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Scaly Face - Issue Description

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Issue Name

Scaly Face

Other Names
Knemidocoptiasis, Scaly Legs, Tassel Foot, Scaly Foot

Issue Description

A bird ailment that is common among caged birds and also affects many other bird species. It is caused by mites in the genus Knemidocoptes which burrow into the bird's flesh. The tunnels made by the mites within the skin cause dermatitis and scaly lesions. Scaly face is caused by the same mite responsible for scaly foot and other related mites cause depluming. The condition is transmitted from one bird to another by direct prolonged contact.


Knemidocoptiasis causes lesions of the skin with dermatitis and thickening of the skin. Commonly known as scaly face, scaly legs, or tassel foot, knemidocoptiasis affects primarily the face and legs of birds around the world worldwide and can be fatal.


Scaly foot, otherwise known as knemidocoptiasis, is caused by burrowing mites in the genus Knemidocoptes. The condition can be compared with sarcoptic mange in mammals, but does not seem to cause the same level of itching. The birds chiefly affected are galliformes (chickens and turkeys), passerines (finches, canaries, sparrows, robins, wrens), and psittacine birds (parrots, macaws, parakeets, budgerigars). The condition sometimes additionally affects piciformes (woodpeckers, toucans) and anseriformes ducks, geese, swans), raptors and other birds. The two species of mite most often implicated are K. jamaicensis and K. intermedius. Other related species of mite affect feather follicles and cause depluming. The mites are mostly transmitted by prolonged direct contact, particularly from parent bird to unfledged nestling.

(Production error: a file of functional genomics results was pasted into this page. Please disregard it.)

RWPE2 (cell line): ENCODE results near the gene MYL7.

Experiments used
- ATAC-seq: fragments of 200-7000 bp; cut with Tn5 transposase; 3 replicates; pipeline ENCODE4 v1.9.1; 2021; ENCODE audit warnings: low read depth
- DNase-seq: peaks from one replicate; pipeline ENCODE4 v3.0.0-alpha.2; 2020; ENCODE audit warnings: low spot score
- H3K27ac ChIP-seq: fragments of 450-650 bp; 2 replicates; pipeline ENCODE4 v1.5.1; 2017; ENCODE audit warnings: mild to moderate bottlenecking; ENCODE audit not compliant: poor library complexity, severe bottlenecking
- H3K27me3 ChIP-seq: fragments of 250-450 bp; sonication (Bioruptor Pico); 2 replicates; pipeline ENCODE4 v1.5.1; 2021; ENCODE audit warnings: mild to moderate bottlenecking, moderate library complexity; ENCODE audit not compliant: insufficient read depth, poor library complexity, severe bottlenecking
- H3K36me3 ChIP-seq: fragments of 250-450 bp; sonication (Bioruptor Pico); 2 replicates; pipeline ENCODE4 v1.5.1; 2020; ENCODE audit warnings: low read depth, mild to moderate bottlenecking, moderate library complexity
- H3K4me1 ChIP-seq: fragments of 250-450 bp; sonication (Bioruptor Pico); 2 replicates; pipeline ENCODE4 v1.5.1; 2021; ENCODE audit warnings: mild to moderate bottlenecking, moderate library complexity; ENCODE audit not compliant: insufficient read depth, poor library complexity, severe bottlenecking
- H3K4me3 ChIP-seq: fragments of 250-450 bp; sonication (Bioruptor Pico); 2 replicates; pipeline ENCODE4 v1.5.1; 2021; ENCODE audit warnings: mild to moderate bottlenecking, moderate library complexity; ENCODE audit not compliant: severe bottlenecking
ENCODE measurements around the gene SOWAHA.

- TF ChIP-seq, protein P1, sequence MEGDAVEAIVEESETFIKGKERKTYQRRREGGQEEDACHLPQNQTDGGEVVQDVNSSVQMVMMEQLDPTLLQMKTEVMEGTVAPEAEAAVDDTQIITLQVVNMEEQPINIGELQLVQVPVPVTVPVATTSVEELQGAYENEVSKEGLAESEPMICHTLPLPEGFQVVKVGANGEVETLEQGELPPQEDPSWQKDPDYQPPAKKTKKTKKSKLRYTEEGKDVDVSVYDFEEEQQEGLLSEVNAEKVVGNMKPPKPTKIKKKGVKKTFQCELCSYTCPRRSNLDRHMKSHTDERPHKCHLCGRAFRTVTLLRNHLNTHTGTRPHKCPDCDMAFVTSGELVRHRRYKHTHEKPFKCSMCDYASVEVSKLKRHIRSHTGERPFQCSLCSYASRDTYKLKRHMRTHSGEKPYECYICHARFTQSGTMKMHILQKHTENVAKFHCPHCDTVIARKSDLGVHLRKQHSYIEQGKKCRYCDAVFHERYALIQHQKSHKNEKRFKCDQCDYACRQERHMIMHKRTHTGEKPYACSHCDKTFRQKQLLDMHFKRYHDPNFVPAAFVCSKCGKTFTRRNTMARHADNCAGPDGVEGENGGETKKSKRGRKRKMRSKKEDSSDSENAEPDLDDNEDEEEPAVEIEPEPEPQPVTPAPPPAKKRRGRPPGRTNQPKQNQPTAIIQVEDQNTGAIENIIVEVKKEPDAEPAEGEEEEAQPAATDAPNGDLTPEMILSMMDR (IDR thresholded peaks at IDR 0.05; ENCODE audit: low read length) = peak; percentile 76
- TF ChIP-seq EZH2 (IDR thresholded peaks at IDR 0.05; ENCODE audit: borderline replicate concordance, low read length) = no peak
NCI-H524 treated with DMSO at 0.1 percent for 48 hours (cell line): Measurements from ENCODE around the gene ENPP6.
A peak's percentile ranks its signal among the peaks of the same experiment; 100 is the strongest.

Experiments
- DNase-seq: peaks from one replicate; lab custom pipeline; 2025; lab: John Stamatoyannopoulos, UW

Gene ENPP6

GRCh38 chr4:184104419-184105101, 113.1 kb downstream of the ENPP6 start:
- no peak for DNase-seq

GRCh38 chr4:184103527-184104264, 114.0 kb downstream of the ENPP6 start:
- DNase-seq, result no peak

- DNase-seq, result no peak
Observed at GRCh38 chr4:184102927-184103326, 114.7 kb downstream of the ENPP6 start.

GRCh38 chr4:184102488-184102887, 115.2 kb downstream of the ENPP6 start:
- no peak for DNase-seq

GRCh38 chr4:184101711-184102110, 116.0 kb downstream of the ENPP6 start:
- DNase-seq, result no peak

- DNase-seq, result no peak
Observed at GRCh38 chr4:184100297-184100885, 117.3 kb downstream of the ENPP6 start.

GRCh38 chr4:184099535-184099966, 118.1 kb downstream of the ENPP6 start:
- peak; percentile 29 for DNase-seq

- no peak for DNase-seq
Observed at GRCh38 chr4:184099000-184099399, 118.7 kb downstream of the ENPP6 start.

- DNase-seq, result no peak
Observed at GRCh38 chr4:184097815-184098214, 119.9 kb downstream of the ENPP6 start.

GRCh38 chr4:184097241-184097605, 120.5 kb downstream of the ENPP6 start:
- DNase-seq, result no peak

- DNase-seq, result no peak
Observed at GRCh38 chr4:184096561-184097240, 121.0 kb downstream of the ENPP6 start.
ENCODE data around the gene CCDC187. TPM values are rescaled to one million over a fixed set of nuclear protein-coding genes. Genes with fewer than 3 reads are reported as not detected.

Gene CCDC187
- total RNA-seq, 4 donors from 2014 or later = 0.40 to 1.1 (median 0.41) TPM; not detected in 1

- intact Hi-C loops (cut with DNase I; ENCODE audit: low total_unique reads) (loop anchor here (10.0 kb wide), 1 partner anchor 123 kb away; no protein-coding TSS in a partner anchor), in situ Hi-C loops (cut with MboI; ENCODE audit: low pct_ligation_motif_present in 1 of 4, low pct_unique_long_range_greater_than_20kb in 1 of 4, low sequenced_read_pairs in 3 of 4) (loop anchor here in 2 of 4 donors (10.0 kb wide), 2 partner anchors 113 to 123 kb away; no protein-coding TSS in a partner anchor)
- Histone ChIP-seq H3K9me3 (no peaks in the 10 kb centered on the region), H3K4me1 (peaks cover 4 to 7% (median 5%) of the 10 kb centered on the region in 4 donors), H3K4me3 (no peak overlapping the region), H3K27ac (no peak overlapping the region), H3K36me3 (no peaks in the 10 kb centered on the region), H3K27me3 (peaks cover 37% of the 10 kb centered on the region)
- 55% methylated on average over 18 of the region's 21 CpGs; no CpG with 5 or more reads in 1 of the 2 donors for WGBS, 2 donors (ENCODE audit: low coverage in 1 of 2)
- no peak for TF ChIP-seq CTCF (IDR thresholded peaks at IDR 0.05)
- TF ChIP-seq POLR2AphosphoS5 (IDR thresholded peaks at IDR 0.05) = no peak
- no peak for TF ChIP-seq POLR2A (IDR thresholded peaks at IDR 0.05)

In domestic birds the disease may be treated by application of an oily substance such as petroleum jelly, vegetable oil, or a commercial chest rub, thus preventing the mites breathing. Alternatively an insecticide may be used to kill the mites – or the two methods may be combined. The loose crusty scales may also be removed by soaking the afflicted bird's legs in soapy water mixed with diluted ammonia, and the encrusted areas scrubbed gently with a soft brush. Complete removal may take multiple treatments. Dropped scales may remain infectious for up to a month, and so pen, perches, and nesting areas may also be treated, or birds may be moved to different housing for several weeks. Treatment is performed under strict veterinarian supervision.

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